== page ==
Thursday, October 29, 2009

Big Fat "Turkey" Tetrazzini



When I was a little girl, one of my favorite games was "school" (as opposed to "house," which is also fun, but different), and if no human playmates were available, I conscripted stuffed animals as my hapless students. Well into my adulthood, my mother told the story of the autumn afternoon when I began teaching at the university level. I lined up my bunnies, puppies, kitties, etc. for their first lesson, the text for which was my own composition: "Big fat turkey, gobble, gobble, gobble." This anecdote followed me, yea, even unto graduate school and beyond; only a few months ago, my sister wished me luck on a conference paper via a text reading: "Don't forget 'Big Fat Turkey.'"

I'm reminded of that first whiff of academia's rarefied, ivy-scented air as November draws near and images of those strange yet oddly noble birds begin appearing - especially since I'm mired in mid-term obligations and want nothing more than to escape into the kitchen. You see, singing sophisticated, turkey-related songs puts me in mind of Thanksgiving, which inevitably leads to thoughts of food, and thence to (Oxfordian, perspiring) dreams of casseroles. If you are anything like me, nothing says autumn-shading-into-winter like a beautiful pan of baked carbohydrates, and so today I offer a reimagining of that classic Thanksgiving leftover dish: (big, fat) turkey tetrazzini.

This casserole has everything you could possibly want: noodles, mushrooms, creamy sauce, and crunchy topping; all without harming our feathered friends. Best of all, it was only about 90 minutes between the time I started chopping vegetables and my family's first appreciative yummy sounds. So what are you waiting for? Pop this baby in the oven, belt out a rousing chorus of "Big Fat Turkey," and enjoy a dinner like Mama used to make; only so much better, healthier, and kinder.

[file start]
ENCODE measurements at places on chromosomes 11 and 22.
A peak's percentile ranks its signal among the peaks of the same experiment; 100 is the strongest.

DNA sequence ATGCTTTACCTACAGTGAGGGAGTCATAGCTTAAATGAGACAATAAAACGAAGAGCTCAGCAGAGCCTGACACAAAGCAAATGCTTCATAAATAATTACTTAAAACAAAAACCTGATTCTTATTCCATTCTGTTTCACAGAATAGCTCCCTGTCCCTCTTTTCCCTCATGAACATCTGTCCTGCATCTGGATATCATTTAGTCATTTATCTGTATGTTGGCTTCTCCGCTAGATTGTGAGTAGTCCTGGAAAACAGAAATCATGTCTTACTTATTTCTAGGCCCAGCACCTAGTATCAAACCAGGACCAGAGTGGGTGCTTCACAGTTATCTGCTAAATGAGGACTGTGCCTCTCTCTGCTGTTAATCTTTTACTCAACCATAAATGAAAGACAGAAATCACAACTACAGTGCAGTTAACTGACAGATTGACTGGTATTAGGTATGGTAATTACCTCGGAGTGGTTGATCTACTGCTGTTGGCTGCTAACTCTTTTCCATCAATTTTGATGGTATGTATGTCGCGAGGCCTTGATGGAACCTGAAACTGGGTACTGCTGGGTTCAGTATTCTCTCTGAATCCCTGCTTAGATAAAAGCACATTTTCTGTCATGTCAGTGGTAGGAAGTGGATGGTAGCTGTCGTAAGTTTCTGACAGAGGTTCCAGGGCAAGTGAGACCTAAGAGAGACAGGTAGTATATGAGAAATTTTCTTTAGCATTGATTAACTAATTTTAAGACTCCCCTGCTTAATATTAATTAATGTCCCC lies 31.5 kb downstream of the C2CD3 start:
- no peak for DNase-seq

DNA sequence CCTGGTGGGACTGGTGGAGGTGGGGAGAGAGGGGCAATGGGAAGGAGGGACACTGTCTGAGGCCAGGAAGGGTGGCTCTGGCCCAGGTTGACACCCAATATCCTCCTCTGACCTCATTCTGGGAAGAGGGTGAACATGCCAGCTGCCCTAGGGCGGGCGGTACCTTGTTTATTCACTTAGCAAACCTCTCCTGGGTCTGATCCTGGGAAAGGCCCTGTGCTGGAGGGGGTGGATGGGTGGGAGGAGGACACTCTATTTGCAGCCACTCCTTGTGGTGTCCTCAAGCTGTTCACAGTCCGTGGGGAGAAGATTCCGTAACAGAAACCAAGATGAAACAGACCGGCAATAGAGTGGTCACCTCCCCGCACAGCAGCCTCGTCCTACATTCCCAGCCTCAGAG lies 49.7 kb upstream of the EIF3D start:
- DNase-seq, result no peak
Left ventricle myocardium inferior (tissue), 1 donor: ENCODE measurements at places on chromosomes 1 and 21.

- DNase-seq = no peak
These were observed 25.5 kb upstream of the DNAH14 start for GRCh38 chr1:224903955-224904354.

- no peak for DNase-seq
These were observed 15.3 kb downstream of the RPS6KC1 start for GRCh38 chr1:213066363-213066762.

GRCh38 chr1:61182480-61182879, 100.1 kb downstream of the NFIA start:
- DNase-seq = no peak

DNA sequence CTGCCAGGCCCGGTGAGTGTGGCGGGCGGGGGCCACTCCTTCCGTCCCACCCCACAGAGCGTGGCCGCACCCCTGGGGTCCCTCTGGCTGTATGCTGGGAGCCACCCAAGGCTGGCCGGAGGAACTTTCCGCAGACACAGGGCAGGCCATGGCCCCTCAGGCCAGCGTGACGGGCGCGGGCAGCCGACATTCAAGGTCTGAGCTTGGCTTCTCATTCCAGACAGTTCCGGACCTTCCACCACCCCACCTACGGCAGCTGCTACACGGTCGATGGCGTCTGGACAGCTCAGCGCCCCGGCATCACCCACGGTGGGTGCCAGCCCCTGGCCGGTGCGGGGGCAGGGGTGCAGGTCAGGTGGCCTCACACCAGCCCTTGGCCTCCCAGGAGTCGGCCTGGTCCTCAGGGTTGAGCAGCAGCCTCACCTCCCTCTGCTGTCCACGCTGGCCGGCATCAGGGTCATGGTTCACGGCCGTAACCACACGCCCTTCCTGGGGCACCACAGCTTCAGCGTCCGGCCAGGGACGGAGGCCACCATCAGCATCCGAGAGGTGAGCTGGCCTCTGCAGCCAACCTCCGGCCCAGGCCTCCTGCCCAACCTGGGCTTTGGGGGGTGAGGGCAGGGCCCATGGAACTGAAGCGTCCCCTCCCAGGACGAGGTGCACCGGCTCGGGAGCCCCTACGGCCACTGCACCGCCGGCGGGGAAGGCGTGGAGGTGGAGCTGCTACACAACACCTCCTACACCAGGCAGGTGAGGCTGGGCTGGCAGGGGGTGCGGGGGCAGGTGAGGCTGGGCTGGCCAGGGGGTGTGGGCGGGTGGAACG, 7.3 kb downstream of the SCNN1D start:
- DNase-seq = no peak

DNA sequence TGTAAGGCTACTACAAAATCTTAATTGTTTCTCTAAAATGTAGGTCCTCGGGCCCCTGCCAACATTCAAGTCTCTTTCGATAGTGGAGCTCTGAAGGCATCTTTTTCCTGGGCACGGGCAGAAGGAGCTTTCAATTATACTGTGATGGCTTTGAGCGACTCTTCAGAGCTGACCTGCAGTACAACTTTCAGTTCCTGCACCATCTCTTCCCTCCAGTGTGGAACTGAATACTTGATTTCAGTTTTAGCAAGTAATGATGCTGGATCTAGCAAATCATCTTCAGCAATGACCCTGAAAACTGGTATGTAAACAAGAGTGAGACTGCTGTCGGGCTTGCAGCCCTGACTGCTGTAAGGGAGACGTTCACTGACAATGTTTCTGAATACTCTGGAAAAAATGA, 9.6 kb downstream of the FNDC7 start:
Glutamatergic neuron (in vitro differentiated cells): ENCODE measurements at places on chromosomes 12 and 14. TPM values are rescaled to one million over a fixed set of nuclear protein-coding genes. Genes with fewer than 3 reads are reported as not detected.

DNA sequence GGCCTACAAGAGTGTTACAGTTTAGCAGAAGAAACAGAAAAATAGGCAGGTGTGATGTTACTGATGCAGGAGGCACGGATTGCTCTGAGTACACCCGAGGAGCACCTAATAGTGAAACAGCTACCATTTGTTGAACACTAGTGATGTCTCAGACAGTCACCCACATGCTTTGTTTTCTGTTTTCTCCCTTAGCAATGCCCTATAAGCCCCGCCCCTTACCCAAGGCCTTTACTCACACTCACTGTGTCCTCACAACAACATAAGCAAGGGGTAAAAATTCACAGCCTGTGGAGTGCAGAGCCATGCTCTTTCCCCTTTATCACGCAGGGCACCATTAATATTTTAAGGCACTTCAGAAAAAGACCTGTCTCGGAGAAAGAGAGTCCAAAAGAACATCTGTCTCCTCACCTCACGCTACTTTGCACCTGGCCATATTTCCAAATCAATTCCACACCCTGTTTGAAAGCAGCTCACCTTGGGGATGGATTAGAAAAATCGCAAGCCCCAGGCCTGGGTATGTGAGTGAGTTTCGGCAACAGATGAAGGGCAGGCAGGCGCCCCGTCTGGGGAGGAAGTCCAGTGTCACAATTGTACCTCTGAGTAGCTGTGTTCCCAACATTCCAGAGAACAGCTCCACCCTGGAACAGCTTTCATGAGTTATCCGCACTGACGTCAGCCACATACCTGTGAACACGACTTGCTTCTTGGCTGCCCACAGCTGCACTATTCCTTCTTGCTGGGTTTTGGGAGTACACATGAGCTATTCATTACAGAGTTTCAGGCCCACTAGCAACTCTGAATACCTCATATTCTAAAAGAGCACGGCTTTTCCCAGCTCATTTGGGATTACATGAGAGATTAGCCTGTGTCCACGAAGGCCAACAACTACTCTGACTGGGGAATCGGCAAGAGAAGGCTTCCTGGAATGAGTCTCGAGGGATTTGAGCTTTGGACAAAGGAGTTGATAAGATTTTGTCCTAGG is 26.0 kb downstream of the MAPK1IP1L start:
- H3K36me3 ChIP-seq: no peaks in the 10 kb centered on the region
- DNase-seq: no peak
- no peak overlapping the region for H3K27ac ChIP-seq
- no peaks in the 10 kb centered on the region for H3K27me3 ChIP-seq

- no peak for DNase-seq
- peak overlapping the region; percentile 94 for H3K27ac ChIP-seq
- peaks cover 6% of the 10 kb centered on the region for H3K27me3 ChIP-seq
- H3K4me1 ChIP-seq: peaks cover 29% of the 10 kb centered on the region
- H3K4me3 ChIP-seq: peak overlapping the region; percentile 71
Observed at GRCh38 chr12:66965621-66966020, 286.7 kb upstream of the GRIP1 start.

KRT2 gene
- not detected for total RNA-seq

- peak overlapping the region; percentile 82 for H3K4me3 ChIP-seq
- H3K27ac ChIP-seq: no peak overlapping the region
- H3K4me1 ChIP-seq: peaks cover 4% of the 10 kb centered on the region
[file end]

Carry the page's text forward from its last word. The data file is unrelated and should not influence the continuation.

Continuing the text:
Gobble, gobble, gobble!

Big Fat "Turkey" Tetrazzini
Ingredients
~ 1 lb. pasta, cooked and drained according to package directions (I like fusilli)
~ 4-5 cups plain, unsweetened soy milk
~ 1 tbsp. vegan "chicken" bouillon (I swear by Better Than Bouillon)
~ 2 bay leaves
~ 2 tbsp. olive oil
~ 1 yellow onion, chopped
~ 1 tbsp. garlic, minced
~ 3 cups mushrooms, sliced
~ 1 tsp. each: salt, thyme, sage, parsley, marjoram, paprika
~ Fresh black pepper
~ 1-2 tbsp. flour
~ 1/2 cup vegan parmesan or nutritional yeast, divided
~ 1 package Trader Joe's or Gardein "chickenless" strips, cut into 1/2" pieces
~ 3/4 cup frozen green peas
~ 1 cup finely crushed Ritz crackers
~ 1 tbsp. melted Earth Balance (or other vegan margarine)
~ 1/2 tsp. each: parsley, paprika

Directions
~ Preheat the oven to 400 degrees fahrenheit, and coat a large baking dish with cooking spray.
~ In a large beaker, combine the soy milk, the bouillon, and the bay leaves. Cover and microwave until hot but not boiling (you can also do this in a pot on the stove; just keep an eye on it so it doesn't boil over). Set aside.
~ In a large, deep skillet or wok, saute the onions and garlic in the oil over medium-high heat for 5-7 minutes.
~ Add the mushrooms and dry seasonings; cook about 10 minutes, until the mushrooms have released their liquid.
~ Add the flour and 1/4 cup of the parmesan or nooch, and stir for a minute or two.
~ Fish out the bay leaves from the soy milk/bouillon mixture, and begin adding in half-cupfuls, stirring constantly until combined.
~ Add the "chicken" and the frozen peas, mix thoroughly, and cook another minute or two until the peas are bright green. Remove from heat, add in the cooked, drained pasta, and transfer the whole business to your prepared baking dish.
~In a small bowl, combine the cracker crumbs, melted margarine, paprika, parsley, and remaining 1/4 cup of the parmesan or nooch; sprinkle evenly over the top of the casserole.
~Cover with foil and bake at 400 for 20 minutes, then remove the foil and bake another 15-20 minutes until browned (watching carefully to be sure the topping doesn't burn).
~Allow to set up for about 10 minutes before serving.

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